The EP is available for download on the Bullet Democracy Bancamp site (name your price / free).

Fortunate Finds: Scrivener

Ode to my precious novel-scribbling tool

Originally I never planned on including a piece of software among my “Fortunate Finds” posts, as I only intended to babble about music I love and books I may want to mention, recommend or “review”. However, as I continue plodding along as an “indie” author, I keep discussing things with other authors – either those I happen to meet online or those I had already known before I’d actually started feeling like one as well. One of the issues that has already come up quite a few times during various discussions is the traditional, recurring leitmotif along the lines of “Woe is me, for M$ Word is driving me insane“.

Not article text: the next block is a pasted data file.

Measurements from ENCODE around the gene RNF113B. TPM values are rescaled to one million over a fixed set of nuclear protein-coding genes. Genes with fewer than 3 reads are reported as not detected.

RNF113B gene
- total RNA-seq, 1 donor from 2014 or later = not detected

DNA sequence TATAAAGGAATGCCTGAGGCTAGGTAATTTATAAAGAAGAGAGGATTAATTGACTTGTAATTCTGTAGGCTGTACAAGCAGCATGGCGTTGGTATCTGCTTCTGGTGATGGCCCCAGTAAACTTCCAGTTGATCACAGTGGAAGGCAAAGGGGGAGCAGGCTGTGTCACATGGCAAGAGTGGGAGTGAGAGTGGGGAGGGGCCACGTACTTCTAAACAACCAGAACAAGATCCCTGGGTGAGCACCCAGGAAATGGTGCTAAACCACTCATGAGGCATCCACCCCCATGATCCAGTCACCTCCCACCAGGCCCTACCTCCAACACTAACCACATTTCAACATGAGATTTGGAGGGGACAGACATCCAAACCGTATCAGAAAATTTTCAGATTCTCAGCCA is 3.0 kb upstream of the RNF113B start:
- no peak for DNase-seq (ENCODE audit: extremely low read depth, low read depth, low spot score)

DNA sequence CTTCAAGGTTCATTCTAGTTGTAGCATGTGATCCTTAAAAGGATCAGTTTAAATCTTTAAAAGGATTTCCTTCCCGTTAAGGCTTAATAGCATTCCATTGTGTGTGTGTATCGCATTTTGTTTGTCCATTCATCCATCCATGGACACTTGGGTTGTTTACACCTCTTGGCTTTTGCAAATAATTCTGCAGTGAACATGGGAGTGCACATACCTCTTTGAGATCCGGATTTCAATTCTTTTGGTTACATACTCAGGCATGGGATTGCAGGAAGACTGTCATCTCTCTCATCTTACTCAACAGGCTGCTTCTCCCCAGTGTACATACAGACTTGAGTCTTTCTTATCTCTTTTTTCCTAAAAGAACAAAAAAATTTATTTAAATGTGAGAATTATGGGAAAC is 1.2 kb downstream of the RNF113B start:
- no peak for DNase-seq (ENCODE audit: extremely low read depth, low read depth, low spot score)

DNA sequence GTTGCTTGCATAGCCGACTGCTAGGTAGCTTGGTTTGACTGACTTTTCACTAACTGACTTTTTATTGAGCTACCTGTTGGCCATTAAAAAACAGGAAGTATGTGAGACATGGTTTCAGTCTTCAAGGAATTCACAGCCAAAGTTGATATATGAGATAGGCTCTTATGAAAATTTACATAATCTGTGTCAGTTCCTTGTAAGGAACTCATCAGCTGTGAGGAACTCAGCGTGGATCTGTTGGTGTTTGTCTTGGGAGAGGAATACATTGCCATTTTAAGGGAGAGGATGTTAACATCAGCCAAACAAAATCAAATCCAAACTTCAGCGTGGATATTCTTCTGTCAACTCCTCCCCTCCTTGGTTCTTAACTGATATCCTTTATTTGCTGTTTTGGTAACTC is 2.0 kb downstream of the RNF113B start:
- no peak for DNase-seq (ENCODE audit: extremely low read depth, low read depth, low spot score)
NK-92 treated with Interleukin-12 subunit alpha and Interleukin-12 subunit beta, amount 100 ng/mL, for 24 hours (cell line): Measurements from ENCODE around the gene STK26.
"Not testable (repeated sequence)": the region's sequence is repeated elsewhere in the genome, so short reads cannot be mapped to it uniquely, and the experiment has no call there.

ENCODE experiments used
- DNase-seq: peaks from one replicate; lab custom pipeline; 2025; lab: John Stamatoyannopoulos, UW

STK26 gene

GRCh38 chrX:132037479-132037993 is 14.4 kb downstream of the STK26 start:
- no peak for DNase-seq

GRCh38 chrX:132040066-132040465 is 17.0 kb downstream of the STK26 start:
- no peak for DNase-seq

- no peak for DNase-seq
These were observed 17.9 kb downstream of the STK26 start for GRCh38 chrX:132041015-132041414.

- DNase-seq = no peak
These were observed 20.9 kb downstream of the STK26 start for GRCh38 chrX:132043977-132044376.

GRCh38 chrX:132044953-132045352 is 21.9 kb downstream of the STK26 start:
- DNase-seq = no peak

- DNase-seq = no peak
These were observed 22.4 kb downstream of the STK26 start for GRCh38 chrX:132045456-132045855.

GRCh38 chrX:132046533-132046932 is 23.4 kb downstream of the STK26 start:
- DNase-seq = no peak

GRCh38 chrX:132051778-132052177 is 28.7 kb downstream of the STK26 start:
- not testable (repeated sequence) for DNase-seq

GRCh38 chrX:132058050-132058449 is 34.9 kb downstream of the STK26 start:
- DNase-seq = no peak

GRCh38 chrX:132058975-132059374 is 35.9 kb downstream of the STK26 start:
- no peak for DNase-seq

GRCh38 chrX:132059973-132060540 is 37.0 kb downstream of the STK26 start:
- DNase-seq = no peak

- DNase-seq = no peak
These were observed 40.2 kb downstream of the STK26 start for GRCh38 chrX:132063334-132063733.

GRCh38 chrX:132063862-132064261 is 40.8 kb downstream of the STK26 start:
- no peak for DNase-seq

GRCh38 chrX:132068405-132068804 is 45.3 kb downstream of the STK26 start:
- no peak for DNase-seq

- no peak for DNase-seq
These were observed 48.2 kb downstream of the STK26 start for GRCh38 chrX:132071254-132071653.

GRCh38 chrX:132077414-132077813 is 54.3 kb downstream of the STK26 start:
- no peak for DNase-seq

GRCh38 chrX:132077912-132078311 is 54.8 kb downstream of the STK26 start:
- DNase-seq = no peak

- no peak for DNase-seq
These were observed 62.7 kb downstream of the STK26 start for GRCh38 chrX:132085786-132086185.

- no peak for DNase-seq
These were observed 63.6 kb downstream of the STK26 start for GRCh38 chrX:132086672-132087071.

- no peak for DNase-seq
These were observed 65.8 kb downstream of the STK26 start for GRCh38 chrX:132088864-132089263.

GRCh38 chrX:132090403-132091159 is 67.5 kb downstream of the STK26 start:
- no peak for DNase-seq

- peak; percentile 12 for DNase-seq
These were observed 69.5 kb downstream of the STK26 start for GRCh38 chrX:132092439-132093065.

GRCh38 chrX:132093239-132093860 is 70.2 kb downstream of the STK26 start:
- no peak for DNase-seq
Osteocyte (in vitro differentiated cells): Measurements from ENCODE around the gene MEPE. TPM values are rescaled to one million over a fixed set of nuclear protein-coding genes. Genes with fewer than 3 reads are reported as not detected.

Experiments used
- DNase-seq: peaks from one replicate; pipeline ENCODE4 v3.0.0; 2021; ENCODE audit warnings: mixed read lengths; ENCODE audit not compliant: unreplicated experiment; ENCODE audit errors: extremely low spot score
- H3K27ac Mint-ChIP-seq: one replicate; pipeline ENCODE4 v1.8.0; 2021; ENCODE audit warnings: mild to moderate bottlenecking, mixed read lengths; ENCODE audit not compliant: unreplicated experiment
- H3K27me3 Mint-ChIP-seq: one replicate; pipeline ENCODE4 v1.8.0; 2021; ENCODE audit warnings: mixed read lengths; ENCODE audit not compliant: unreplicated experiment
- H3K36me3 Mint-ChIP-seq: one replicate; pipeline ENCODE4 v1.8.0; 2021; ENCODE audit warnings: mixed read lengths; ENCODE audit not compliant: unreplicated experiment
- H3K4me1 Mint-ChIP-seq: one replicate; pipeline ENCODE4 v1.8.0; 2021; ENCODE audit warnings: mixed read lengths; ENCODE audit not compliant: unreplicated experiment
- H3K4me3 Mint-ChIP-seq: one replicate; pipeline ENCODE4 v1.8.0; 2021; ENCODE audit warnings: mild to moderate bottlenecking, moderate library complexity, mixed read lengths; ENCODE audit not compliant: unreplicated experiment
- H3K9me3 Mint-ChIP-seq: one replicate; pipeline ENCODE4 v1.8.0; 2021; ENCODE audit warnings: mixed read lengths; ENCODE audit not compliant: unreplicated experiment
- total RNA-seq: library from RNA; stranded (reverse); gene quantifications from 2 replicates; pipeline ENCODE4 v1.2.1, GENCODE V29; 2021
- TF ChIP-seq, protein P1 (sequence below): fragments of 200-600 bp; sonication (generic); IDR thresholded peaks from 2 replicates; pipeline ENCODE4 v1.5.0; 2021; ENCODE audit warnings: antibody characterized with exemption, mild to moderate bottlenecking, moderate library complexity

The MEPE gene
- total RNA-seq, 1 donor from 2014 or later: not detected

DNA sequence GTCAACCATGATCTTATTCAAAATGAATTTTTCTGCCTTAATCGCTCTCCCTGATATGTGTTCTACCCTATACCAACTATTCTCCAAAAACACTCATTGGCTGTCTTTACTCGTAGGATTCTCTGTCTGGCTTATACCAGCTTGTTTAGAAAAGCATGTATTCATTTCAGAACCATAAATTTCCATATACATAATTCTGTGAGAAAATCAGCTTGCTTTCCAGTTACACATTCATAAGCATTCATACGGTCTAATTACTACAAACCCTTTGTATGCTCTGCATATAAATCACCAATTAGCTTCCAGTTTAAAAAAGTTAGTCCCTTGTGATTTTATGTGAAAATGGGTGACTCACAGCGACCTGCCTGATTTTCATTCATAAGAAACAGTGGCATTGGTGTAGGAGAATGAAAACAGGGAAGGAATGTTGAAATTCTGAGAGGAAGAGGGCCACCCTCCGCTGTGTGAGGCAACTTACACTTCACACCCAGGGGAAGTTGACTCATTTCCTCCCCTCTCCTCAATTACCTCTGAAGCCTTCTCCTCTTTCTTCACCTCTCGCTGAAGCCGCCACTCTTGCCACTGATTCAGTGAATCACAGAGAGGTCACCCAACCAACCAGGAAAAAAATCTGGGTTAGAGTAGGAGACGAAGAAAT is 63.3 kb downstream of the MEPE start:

I know the sentiment. I’ve worked in Word for decades, first as a student; for a while, eons ago, even as a part-time typesetter (even back then, as a teenager, I was aware that Word wasn’t really a proper text formatting or desktop publishing tool, but I did not have any other means of doing it; besides, the texts I worked on were relatively simple and scarcely contained any graphics); and then for almost twenty years as a professional translator, with and without computer-assisted translation tools. So, knowing almost everything there is to know about Word (except for advanced macro programming and various bloatware options I’ve never used), I also wrote my first two novels in Word. Due to my diligence or even obsession with keeping (several redundant) backups I’ve never had any serious problems with it (though I’ve heard many horror stories). However, as most people trying to work on anything serious and complex in Word will surely know, Word can drive you insane. I will not go into details here, they are very well-known, even infamous, and this is not a Word-bashing blog post: it’s a “Lookie here, a great tool for writers!” post.